Bullpen Steps Up Again After Stock Goes Down But Mets Come Up Short In Loss To Reds

The Mets lost their starter Robert Stock to a hamstring injury after just one inning tonight, but the bullpen did their part again, allowing three runs in eight innings. Unfortunately, the Amazins' comeback fell short in a 4-3 loss to the Reds.
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After the Mets lost starting pitcher Robert Stock after just one inning on Tuesday night, the bullpen stepped up again to deliver eight innings, while allowing three runs. 

But this time, the Mets' comeback fell short. Following an offensive explosion last night, which saw 26 runs cross the plate, the Mets' bats couldn't do much tonight as they went 0-for-7 with runners in scoring position in a 4-3 loss to the Reds.

While the Mets have done their best to try to piece together innings from their razor thin pitching staff, they lost yet another arm in Stock, who exited with a right hamstring injury after trying to run out a ground ball in the top of the second inning.

This forced the Mets to go to the recently called up Stephen Nogosek, who was the only member of the bullpen that was not used in Monday night's 11 inning affair.

And despite allowing back-to-back solo homers, Nogosek was solid, giving the Mets a much-needed three innings in relief, while striking out five.

Pete Alonso homered in the first inning for the second-straight contest to give the Mets a 1-0 lead early.

But the Reds struck back in the bottom half when Jonathan India took Stock deep for a leadoff homer to even things up at 1-1.

The Reds took a 3-1 lead behind back-to-back long balls off Nogosek in the bottom of the third.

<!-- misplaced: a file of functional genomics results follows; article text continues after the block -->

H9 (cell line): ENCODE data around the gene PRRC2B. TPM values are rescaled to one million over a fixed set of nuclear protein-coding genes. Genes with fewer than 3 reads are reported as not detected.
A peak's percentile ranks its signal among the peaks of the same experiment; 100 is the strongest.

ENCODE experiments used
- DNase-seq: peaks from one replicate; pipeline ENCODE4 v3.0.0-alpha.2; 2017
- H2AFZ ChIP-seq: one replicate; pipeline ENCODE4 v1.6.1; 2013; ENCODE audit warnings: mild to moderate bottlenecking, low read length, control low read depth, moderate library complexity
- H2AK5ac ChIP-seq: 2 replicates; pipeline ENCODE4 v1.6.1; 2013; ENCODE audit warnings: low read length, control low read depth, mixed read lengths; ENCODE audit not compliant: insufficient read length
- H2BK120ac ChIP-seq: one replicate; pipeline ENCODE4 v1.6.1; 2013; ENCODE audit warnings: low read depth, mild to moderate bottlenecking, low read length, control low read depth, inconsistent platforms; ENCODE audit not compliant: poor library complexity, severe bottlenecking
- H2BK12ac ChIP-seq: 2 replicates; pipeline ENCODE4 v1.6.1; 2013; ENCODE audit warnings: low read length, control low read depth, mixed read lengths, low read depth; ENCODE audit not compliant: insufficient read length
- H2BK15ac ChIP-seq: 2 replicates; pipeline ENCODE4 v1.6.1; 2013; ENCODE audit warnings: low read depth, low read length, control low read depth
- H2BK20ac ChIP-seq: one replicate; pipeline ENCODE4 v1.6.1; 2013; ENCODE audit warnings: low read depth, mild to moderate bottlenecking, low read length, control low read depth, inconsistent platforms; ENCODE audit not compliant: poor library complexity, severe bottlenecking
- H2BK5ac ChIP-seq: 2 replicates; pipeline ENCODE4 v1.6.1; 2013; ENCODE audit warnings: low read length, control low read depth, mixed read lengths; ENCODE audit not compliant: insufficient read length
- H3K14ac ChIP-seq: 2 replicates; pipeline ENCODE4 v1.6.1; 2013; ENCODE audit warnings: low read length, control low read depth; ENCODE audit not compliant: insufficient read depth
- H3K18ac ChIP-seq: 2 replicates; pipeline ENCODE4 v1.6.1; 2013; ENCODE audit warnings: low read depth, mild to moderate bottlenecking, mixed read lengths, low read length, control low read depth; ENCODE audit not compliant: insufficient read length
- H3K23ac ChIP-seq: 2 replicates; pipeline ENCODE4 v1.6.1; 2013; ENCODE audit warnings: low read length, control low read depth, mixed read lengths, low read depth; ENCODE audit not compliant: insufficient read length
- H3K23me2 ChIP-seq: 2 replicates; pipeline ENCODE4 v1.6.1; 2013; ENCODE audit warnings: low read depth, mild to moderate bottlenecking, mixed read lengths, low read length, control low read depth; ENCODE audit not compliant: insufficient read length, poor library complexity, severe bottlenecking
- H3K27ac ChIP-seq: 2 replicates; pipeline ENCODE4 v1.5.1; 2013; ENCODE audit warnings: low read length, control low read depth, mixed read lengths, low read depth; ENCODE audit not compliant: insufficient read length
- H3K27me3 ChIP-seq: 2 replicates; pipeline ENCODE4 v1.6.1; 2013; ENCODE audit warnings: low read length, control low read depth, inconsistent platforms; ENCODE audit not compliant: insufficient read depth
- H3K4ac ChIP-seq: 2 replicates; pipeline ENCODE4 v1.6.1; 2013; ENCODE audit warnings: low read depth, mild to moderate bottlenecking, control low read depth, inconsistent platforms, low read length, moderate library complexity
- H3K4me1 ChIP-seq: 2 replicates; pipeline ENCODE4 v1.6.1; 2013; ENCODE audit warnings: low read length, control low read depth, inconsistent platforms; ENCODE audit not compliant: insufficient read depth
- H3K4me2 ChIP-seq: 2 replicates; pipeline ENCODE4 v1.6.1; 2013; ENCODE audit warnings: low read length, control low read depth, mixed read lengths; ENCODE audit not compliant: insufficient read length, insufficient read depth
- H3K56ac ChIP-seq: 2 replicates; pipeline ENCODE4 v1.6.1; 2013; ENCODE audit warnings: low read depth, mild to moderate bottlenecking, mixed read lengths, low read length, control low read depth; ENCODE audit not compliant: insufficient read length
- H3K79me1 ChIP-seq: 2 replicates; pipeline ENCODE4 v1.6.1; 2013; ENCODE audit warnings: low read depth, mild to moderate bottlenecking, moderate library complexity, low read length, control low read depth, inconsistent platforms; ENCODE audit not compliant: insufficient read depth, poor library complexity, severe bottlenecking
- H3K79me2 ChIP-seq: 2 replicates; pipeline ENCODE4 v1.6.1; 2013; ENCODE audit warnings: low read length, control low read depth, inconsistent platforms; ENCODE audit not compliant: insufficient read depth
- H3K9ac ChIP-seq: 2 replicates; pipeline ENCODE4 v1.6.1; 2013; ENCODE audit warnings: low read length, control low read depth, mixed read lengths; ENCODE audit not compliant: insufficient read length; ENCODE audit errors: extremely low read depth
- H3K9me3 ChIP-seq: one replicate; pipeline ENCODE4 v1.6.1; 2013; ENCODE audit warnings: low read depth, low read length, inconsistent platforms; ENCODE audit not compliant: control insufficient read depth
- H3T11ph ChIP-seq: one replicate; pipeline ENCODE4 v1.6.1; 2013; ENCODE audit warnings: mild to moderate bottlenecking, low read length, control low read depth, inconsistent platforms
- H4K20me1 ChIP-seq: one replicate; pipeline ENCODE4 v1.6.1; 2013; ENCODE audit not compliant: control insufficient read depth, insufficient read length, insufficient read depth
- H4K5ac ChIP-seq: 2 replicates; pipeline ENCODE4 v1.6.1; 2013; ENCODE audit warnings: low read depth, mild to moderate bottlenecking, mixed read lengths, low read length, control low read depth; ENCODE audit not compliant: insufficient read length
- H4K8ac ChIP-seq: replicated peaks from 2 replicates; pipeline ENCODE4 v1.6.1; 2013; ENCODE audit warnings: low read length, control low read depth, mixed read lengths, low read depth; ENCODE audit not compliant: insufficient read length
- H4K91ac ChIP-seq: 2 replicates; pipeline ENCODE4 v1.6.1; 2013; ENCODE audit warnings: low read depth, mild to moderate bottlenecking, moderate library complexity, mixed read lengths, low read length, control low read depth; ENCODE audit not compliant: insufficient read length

And Yennsy Diaz pitched another scoreless inning in the fifth for the second straight night.

In the top of the sixth, Geoff Hartlieb made his Mets debut, and stranded two runners in scoring position in a clean inning of work.

At this point, Reds starter Wade Miley had settled in to toss five shutout frames after allowing the home run to Alonso in the first.

But in the top of the seventh, Miley began to lose his command, issuing back-to-back walks to start the inning. After striking out Brandon Nimmo looking, Miley's night was over at 102 pitches.

His final line was: 6.1 innings, two runs (one-earned), eight hits, eight strikeouts and two walks.

This saw the Reds bring in former Met Brad Brach to face Alonso with runners on first-and-second with one out. Alonso hit a dribbler to the third base side, and Brach fielded it cleanly, but Joey Votto dropped the ball at first, which allowed a run to score, cutting the Mets' deficit to 3-2. 

With the Mets looking to tack on more runs, Jeff McNeil grounded out into an inning ending double play to end the threat.

Hartlieb began the bottom of the seventh, but lost his control as well. The right-hander walked the leadoff batter, and got Jesse Winker to groundout. 

As a result, fill-in manager Dave Jauss brought in lefty Aaron Loup to face Votto with a runner on second. And just like in his last outing, Loup found himself in bases loaded trouble, only this time he allowed a sac-fly, which let the Reds increase their lead to 4-2.

But in the top of the eighth, the Mets fought back against Reds reliever Heath Hembree. With two outs and James McCann on first, Luis Guillorme had a pinch-hit RBI double to bring his team within a run. Unfortunately, Jonathan Villar stranded the tying run at second.

Reliever Drew Smith was the next up in the line out of the Mets' bullpen in the bottom of the eighth, and immediately gave up a deep drive off the wall by Eugenio Suarez. However, Suarez was gunned down by Nimmo at third, trying to stretch out a triple.

Smith received more help from his defense when Guillorme made a great back hand play in the hole at shortstop to get the lead runner at second base. This helped Smith get through a scoreless eighth.

Despite walking the leadoff man, Reds closer Amir Garrett came back to slam the door shut on the Mets.

The Mets are now 49-43 on the season, and will look to take the series on Wednesday afternoon with Marcus Stroman on the mound.